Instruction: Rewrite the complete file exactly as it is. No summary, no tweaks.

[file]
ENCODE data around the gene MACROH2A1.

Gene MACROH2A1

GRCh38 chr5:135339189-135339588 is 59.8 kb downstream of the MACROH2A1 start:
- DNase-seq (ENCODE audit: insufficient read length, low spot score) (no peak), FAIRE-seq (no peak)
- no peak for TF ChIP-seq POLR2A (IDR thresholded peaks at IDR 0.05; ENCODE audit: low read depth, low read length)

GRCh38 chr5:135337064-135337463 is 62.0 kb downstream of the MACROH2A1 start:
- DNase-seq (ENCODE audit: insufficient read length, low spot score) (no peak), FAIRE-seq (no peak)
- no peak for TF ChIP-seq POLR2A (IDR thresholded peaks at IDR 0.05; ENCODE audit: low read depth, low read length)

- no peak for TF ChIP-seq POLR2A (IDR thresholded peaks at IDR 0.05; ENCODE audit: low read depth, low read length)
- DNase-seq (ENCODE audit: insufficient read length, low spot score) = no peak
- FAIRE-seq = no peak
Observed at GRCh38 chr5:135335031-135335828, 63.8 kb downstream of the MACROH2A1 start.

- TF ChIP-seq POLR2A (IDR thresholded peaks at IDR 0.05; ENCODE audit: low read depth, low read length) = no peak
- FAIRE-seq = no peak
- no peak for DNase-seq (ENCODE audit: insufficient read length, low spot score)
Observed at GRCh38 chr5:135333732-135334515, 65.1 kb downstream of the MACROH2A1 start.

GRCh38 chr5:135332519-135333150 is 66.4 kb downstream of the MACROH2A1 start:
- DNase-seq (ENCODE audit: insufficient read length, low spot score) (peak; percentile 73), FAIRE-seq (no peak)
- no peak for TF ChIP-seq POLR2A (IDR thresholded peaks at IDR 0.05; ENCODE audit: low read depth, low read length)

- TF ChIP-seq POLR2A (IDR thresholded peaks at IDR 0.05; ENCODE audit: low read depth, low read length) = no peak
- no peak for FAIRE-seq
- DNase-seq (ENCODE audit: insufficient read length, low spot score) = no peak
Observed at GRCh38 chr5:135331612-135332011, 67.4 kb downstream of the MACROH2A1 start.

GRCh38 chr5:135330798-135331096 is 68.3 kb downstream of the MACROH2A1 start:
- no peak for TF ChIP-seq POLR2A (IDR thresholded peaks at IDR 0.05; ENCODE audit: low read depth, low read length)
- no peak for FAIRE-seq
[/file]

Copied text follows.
ENCODE data around the gene MACROH2A1.

Gene MACROH2A1

GRCh38 chr5:135339189-135339588 is 59.8 kb downstream of the MACROH2A1 start:
- DNase-seq (ENCODE audit: insufficient read length, low spot score) (no peak), FAIRE-seq (no peak)
- no peak for TF ChIP-seq POLR2A (IDR thresholded peaks at IDR 0.05; ENCODE audit: low read depth, low read length)

GRCh38 chr5:135337064-135337463 is 62.0 kb downstream of the MACROH2A1 start:
- DNase-seq (ENCODE audit: insufficient read length, low spot score) (no peak), FAIRE-seq (no peak)
- no peak for TF ChIP-seq POLR2A (IDR thresholded peaks at IDR 0.05; ENCODE audit: low read depth, low read length)

- no peak for TF ChIP-seq POLR2A (IDR thresholded peaks at IDR 0.05; ENCODE audit: low read depth, low read length)
- DNase-seq (ENCODE audit: insufficient read length, low spot score) = no peak
- FAIRE-seq = no peak
Observed at GRCh38 chr5:135335031-135335828, 63.8 kb downstream of the MACROH2A1 start.

- TF ChIP-seq POLR2A (IDR thresholded peaks at IDR 0.05; ENCODE audit: low read depth, low read length) = no peak
- FAIRE-seq = no peak
- no peak for DNase-seq (ENCODE audit: insufficient read length, low spot score)
Observed at GRCh38 chr5:135333732-135334515, 65.1 kb downstream of the MACROH2A1 start.

GRCh38 chr5:135332519-135333150 is 66.4 kb downstream of the MACROH2A1 start:
- DNase-seq (ENCODE audit: insufficient read length, low spot score) (peak; percentile 73), FAIRE-seq (no peak)
- no peak for TF ChIP-seq POLR2A (IDR thresholded peaks at IDR 0.05; ENCODE audit: low read depth, low read length)

- TF ChIP-seq POLR2A (IDR thresholded peaks at IDR 0.05; ENCODE audit: low read depth, low read length) = no peak
- no peak for FAIRE-seq
- DNase-seq (ENCODE audit: insufficient read length, low spot score) = no peak
Observed at GRCh38 chr5:135331612-135332011, 67.4 kb downstream of the MACROH2A1 start.

GRCh38 chr5:135330798-135331096 is 68.3 kb downstream of the MACROH2A1 start:
- no peak for TF ChIP-seq POLR2A (IDR thresholded peaks at IDR 0.05; ENCODE audit: low read depth, low read length)
- no peak for FAIRE-seq